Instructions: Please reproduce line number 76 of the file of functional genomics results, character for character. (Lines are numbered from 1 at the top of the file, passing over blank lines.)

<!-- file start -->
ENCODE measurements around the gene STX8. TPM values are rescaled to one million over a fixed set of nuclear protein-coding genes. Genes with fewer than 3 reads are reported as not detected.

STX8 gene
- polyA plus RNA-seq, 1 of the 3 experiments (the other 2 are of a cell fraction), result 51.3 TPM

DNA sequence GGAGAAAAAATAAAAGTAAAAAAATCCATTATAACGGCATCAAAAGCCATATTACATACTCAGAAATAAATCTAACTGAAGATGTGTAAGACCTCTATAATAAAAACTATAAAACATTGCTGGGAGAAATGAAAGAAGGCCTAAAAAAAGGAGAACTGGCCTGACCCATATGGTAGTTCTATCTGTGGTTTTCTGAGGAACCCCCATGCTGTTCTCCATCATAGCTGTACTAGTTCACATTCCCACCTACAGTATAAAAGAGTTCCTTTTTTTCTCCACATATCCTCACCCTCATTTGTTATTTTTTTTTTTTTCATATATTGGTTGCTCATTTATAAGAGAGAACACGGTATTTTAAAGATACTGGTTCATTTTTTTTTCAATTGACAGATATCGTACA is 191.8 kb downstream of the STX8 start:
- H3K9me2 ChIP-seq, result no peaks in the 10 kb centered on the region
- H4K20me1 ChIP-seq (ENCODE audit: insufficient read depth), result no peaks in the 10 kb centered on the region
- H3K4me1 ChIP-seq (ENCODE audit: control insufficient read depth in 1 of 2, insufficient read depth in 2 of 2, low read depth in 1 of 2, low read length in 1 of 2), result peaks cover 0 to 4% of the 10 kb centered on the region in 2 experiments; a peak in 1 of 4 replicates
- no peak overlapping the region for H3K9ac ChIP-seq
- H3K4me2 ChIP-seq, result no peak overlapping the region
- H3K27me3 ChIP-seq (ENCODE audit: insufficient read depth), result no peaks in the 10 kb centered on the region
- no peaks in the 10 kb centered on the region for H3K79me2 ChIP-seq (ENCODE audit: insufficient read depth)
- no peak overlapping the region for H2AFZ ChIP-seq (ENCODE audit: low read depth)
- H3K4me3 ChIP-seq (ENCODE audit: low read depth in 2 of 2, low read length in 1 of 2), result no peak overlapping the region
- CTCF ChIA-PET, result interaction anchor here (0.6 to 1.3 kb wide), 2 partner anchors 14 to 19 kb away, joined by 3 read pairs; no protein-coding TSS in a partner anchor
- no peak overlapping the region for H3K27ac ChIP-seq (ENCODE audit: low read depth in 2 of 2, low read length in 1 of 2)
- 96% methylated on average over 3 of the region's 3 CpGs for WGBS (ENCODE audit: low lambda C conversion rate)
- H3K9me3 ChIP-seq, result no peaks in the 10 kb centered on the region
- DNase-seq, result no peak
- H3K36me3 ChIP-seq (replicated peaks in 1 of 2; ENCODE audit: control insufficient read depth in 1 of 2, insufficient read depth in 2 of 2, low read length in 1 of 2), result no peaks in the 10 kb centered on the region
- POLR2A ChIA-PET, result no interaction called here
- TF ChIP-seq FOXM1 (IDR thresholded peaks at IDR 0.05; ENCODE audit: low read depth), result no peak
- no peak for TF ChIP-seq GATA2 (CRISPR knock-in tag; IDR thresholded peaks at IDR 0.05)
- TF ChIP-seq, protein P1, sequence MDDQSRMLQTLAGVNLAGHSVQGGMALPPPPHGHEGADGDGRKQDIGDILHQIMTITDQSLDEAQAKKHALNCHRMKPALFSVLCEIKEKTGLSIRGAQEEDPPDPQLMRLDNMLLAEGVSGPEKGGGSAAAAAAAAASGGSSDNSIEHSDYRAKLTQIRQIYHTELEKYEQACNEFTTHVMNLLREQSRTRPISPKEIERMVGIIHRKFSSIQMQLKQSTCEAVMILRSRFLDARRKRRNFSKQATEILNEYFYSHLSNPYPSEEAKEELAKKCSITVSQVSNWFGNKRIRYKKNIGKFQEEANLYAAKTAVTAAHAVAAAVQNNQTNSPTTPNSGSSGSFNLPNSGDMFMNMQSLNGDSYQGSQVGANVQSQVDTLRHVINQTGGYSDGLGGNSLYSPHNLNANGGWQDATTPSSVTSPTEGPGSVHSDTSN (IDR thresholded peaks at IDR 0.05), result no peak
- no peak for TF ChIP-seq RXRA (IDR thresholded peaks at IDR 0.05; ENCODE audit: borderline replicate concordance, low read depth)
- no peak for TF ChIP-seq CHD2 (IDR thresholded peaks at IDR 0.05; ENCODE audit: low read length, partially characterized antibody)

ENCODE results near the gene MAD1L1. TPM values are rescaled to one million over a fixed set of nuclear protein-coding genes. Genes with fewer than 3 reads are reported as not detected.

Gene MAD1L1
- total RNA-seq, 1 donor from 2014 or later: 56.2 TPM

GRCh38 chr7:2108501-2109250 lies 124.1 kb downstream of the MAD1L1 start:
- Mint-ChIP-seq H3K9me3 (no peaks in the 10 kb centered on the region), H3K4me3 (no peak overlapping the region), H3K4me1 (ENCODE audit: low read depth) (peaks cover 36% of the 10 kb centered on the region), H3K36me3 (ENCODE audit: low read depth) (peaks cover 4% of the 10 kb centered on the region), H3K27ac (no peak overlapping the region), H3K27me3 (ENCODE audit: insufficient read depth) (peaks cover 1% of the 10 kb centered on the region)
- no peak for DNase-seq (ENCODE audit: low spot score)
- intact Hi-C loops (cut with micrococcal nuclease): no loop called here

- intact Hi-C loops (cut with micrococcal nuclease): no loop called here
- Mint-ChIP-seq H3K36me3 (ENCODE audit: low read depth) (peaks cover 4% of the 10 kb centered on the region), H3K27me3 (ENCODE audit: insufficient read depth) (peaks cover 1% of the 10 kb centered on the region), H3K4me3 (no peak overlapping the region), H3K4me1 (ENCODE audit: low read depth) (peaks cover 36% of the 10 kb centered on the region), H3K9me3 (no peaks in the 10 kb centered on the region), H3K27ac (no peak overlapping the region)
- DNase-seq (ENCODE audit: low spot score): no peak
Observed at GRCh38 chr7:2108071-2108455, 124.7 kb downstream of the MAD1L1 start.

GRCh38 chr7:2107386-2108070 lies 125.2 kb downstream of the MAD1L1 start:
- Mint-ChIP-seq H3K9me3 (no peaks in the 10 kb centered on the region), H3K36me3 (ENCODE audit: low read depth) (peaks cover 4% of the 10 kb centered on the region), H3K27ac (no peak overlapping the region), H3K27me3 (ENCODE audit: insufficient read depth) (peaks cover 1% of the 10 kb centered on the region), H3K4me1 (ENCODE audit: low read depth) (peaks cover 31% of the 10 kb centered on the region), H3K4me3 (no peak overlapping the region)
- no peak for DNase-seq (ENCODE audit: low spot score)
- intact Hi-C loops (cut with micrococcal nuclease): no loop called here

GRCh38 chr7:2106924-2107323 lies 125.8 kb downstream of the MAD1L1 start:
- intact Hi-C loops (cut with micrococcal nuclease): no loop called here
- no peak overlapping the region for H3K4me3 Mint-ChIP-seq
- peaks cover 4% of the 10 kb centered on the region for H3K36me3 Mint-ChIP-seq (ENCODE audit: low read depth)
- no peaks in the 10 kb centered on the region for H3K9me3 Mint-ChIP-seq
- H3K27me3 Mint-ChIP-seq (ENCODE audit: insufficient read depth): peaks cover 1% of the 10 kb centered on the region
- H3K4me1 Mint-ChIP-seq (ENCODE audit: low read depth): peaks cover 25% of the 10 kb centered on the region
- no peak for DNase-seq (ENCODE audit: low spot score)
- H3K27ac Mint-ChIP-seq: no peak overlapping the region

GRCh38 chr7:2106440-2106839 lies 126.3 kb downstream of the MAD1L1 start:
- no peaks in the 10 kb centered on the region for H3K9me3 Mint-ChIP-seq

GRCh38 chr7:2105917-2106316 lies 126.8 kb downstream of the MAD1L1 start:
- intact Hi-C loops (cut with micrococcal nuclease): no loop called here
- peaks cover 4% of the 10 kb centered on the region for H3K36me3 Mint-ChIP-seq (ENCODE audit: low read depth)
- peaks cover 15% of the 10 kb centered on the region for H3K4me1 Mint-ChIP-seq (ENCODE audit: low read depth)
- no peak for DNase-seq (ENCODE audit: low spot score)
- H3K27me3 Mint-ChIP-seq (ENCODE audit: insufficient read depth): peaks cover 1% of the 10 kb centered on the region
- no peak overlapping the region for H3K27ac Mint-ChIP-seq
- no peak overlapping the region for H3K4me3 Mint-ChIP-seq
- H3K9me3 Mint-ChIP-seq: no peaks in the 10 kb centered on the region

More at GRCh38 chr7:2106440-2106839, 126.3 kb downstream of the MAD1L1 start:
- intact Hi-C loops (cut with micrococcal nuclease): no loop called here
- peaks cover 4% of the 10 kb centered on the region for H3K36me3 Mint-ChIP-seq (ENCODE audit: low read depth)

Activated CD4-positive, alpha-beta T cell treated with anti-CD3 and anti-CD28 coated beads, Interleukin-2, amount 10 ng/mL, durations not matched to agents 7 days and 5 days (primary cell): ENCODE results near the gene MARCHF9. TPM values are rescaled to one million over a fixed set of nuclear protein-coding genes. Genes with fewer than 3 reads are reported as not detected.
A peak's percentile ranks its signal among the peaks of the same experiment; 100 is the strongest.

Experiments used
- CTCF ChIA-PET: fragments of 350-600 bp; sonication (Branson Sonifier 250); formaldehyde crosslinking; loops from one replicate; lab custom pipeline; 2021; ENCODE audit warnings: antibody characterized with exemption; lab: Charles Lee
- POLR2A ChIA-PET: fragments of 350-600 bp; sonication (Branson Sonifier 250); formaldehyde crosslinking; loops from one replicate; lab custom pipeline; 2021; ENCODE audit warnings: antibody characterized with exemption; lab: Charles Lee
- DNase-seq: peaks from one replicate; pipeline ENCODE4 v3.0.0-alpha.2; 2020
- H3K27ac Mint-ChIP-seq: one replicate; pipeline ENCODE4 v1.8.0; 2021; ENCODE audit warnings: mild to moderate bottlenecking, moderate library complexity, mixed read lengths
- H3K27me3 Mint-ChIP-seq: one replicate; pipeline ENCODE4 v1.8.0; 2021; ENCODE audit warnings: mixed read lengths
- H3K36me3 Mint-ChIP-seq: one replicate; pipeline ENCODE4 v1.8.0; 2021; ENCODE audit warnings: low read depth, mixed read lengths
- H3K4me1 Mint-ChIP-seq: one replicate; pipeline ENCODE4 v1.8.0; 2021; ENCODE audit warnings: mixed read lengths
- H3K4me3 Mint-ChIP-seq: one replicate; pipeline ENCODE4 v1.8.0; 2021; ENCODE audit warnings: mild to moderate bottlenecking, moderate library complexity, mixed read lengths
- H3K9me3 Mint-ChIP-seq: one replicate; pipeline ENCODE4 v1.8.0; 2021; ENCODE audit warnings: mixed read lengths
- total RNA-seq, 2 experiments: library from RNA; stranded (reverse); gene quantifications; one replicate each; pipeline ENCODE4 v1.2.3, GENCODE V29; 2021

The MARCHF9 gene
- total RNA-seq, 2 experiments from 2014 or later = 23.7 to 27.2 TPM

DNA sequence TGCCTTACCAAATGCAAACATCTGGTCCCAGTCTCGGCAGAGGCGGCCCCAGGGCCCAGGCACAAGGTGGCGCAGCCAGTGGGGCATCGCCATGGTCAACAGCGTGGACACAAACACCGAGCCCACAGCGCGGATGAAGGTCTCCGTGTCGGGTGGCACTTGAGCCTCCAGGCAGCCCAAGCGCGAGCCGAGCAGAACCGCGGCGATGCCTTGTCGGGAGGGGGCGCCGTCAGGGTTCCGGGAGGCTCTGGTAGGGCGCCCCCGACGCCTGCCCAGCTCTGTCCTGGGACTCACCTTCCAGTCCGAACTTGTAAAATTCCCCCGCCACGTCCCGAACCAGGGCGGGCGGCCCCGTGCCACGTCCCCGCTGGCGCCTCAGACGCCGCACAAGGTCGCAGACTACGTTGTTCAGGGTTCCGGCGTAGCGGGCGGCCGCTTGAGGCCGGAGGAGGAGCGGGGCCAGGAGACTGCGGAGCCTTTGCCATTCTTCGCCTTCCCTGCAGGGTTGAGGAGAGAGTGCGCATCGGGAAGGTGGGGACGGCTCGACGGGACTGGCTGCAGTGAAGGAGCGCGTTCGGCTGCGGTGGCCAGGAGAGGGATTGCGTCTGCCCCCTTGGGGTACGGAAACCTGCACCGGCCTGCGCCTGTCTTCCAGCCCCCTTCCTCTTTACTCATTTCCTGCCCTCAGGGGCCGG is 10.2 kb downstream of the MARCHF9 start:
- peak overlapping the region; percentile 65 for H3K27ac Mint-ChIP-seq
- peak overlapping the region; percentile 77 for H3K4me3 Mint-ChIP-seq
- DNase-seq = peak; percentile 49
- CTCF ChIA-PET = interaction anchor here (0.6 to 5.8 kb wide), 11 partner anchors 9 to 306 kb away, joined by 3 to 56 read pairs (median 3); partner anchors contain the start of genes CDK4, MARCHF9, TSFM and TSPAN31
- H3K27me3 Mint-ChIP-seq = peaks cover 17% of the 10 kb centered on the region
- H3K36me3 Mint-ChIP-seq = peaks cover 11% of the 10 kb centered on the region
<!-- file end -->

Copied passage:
- total RNA-seq, 2 experiments: library from RNA; stranded (reverse); gene quantifications; one replicate each; pipeline ENCODE4 v1.2.3, GENCODE V29; 2021